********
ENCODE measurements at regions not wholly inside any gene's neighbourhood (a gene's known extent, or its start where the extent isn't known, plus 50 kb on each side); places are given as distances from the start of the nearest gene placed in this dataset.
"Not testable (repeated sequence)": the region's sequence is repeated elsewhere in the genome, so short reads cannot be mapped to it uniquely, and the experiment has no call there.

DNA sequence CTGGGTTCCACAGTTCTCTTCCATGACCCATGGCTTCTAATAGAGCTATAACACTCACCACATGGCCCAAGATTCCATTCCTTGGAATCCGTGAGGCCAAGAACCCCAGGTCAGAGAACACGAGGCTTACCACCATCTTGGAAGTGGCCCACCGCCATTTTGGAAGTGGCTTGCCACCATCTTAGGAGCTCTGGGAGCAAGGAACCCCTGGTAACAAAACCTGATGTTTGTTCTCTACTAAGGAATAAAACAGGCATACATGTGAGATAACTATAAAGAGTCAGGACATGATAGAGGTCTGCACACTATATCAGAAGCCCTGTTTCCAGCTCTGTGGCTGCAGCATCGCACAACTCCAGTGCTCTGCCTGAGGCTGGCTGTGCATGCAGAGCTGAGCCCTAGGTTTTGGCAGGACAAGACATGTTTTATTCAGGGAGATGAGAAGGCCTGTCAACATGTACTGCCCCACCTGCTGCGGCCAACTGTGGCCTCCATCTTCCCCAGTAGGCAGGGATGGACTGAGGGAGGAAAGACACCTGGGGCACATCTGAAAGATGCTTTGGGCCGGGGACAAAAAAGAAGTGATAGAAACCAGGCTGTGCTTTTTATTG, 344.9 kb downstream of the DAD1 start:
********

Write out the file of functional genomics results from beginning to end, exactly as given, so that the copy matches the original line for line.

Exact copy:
ENCODE measurements at regions not wholly inside any gene's neighbourhood (a gene's known extent, or its start where the extent isn't known, plus 50 kb on each side); places are given as distances from the start of the nearest gene placed in this dataset.
"Not testable (repeated sequence)": the region's sequence is repeated elsewhere in the genome, so short reads cannot be mapped to it uniquely, and the experiment has no call there.

DNA sequence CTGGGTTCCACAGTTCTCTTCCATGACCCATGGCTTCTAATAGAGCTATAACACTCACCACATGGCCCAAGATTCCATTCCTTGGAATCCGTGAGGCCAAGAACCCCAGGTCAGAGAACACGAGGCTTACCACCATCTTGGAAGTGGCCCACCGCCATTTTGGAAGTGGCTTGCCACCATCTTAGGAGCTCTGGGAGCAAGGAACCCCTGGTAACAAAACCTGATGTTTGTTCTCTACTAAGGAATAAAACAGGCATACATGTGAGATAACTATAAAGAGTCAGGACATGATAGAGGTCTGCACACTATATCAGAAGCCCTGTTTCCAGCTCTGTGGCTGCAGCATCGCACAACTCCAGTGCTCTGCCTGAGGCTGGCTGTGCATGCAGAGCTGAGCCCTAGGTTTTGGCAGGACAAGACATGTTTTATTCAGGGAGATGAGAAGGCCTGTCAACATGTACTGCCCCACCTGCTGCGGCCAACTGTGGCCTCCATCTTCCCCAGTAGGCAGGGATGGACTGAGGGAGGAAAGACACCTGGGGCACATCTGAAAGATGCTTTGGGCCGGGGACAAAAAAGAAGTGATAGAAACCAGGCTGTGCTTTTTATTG, 344.9 kb downstream of the DAD1 start: